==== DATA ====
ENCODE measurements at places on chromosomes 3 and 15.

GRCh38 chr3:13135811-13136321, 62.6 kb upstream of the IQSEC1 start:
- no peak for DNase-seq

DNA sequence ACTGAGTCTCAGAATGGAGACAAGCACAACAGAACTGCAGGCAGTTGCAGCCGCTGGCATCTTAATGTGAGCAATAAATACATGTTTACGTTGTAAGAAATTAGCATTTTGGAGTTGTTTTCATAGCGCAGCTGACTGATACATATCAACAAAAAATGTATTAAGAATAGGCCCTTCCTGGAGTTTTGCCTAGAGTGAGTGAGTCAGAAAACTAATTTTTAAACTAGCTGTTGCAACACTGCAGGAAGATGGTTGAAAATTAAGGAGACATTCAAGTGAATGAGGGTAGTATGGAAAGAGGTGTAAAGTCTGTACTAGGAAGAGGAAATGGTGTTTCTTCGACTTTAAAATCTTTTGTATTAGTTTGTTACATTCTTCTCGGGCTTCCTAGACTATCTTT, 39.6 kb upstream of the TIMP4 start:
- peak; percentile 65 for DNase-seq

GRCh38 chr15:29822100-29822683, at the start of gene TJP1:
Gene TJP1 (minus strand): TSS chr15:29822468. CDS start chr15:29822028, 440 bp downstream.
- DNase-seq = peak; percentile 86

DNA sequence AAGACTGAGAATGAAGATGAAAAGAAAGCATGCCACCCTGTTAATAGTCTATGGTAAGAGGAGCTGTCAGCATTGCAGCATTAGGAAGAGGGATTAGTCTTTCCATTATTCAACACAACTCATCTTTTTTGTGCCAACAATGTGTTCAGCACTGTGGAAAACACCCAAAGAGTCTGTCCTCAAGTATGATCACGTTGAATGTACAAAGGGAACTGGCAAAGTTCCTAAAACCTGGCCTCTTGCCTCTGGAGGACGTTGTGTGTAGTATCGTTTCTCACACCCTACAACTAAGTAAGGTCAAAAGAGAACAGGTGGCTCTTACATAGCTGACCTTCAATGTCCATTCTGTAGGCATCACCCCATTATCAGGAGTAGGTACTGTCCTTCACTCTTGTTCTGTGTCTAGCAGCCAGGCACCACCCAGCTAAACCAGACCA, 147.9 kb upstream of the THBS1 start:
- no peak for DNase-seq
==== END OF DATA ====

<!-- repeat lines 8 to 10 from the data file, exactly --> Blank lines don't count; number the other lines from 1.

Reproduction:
- DNase-seq = peak; percentile 86

DNA sequence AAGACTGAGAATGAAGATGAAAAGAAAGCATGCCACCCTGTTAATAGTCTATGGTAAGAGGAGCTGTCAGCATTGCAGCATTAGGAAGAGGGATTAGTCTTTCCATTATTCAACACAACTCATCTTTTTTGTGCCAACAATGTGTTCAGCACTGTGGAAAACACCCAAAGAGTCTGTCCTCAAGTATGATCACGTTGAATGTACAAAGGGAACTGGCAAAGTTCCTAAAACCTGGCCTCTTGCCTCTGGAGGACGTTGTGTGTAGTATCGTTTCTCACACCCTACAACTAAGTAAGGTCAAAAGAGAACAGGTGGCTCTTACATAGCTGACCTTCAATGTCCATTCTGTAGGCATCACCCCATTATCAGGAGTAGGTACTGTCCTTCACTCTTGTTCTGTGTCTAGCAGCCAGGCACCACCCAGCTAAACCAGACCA, 147.9 kb upstream of the THBS1 start:
- no peak for DNase-seq